December 31st, 2011
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As 2011 draws to a close and a New Year is almost here, you might be trying to figure out how you are supposed to face the future without a loved one who recently died.

Longtime grief counselor and educator Dr. Alan Wolfelt of Fort Collins, Colo., advises story-writing and storytelling to help the healing process.  “Tell the story of death and you begin to acknowledge it,” Wolfelt writes.  “Tell it 10 times and you begin to let it enter your heart.  Tell it over and over and you find it becoming part of who you are.”

And from that storytelling you will gain strength; the strength to face the next hour or the next 24 hours without your loved one.  Some of my first New Year’s Eves after my husband died were sort of a blur of numbness, confusion and feeling outside of myself.  I marked the holiday in a low key manner because I didn’t feel there was much to celebrate and I was just trying to survive.  Eight years later, things are better and I will be spending New Year’s Eve with good friends and feeling as though I can face some of life’s challenges.

The healing process might be different for you because the length of the grief process is different for everyone. There is no predictable schedule for grief. Although it can be quite painful at times, the grief process should not be rushed. It is important to be patient with yourself as you experience your unique reactions to the loss.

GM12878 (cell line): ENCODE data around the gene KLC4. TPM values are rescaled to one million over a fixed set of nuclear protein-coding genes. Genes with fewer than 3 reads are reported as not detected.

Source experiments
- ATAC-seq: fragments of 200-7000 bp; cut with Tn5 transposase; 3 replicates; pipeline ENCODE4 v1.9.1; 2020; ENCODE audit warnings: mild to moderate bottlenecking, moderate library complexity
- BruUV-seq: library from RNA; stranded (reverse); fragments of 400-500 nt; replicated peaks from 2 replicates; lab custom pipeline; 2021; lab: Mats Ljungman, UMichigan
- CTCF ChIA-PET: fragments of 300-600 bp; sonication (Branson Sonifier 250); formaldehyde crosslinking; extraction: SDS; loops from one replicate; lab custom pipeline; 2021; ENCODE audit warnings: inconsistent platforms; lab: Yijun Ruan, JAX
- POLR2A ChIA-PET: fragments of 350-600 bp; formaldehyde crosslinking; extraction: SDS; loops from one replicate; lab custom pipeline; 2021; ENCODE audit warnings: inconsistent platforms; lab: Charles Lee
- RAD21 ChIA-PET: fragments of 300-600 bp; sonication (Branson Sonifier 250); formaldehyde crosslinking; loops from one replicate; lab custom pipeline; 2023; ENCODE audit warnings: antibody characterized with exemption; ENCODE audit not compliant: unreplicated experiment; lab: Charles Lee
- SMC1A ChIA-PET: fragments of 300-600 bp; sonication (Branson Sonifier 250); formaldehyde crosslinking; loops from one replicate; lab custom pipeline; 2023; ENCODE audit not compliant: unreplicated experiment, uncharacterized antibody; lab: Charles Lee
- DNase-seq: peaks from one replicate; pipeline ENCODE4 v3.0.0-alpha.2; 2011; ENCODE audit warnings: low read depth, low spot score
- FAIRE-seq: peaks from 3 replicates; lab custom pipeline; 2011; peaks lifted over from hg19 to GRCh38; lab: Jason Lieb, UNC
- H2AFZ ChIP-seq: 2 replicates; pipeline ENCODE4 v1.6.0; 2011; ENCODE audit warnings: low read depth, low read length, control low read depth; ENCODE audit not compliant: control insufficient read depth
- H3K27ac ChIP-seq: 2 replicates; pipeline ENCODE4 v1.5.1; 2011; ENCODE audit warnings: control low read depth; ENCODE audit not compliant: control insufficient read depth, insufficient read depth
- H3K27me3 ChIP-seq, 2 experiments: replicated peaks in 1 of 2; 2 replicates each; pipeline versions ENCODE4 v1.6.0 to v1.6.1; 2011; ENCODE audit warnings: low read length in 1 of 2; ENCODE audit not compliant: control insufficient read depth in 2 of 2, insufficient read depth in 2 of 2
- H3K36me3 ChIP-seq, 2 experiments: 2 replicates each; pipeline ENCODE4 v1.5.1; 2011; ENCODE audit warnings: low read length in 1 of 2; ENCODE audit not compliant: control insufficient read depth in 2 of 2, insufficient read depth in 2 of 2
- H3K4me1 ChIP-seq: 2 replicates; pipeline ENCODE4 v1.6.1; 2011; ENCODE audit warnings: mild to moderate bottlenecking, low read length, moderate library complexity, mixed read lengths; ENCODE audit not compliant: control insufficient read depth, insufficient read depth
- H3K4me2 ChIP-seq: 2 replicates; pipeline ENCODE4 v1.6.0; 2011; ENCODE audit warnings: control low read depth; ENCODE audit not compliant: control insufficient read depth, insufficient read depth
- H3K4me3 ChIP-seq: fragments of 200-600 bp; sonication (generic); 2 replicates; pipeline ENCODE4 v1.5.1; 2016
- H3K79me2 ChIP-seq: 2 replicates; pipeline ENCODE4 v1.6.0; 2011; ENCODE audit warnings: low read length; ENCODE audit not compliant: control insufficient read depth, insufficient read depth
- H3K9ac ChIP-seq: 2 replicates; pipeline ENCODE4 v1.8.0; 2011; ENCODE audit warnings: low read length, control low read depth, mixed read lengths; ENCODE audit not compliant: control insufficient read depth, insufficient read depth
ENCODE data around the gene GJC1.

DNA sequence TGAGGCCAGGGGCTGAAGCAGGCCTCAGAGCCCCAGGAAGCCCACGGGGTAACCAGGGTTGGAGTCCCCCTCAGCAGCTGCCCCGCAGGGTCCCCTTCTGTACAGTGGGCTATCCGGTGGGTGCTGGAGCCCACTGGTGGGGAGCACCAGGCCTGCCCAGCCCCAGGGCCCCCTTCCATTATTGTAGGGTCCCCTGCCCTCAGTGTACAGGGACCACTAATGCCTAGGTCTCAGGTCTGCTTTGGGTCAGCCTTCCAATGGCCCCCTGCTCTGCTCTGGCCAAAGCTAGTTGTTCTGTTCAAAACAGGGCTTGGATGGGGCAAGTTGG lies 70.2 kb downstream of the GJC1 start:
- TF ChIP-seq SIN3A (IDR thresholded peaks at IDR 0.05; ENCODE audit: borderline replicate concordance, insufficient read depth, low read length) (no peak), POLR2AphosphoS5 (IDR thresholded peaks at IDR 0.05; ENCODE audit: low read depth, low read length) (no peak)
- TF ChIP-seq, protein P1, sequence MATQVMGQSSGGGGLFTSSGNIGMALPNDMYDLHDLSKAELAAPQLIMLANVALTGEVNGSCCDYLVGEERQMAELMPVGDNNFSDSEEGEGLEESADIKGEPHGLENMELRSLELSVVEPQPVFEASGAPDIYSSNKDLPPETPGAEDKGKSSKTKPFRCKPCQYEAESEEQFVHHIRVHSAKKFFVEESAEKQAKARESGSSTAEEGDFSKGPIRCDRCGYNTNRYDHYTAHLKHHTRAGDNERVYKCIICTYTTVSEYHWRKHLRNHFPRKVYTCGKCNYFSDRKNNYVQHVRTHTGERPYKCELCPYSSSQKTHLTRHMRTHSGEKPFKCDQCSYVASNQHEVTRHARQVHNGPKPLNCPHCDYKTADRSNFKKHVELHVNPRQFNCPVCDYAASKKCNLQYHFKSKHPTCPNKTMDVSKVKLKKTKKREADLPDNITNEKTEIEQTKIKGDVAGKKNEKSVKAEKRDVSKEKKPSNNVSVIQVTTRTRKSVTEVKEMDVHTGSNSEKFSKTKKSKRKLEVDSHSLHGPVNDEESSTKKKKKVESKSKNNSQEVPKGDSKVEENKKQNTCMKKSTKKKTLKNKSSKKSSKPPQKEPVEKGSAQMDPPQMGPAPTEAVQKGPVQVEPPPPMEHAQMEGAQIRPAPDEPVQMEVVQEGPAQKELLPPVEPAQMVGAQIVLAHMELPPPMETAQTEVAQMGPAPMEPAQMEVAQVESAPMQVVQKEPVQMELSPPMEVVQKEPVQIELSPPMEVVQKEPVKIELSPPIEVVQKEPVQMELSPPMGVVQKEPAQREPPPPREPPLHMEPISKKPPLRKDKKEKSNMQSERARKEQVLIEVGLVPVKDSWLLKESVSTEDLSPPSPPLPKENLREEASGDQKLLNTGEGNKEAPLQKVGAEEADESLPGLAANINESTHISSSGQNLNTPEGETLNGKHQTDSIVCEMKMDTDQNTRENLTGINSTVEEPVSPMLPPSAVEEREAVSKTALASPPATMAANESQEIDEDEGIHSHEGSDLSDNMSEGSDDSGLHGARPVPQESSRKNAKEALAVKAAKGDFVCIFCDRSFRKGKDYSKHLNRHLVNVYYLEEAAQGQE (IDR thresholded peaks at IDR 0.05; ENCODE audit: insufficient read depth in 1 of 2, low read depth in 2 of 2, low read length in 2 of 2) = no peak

With time and support, things generally do get better. However, grieving can run in cycles and it is normal for significant dates, holidays, or other reminders to trigger feelings related to the loss.

Taking care of yourself, seeking support, and acknowledging your feelings during these times are ways that can help you cope.  Numbing yourself with drugs and alcohol will not help you cope and only prolongs the grief process.

Give yourself time and eventually, hope will rise from the stinging pain you are now experiencing.

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One Response to “A Time of Healing”

  1. Angela Moore Dwork

    Let me preface this by saying that I’m blessed to have both living parents. Our family lost my father-in-law 18 months ago.
    He was a self-made man, never shrinking from the pressures of marrying into the founding family of Persona Razor Corporation and Barnett Bank. He attained extraordinary accomplishments. He graduated from NYU/Dental School at the age of 18. From his 500 5th Ave., NYC, NY office he pioneered dental prosthetics and become known as “The Dentist of the Stars”. He was featured in People Magazine and “What’s My Line?”. His film credits include Godfather I and II, Ragging Bull, The Exorcist, The Deer Hunter and many more.
    Upon his death, my mother-in-law, brother and sister-in-law and husband shied away from delivering a eulogy. I took the podium, as the only Catholic at a Jewish service, began a recount of happy times, fun times, his quirks and even sang (horror of horrors’) “New York, New York” eventually joined by the entire congregation.
    Death is painful for the survivors but it should be marked as a celebration of life.

    Reply

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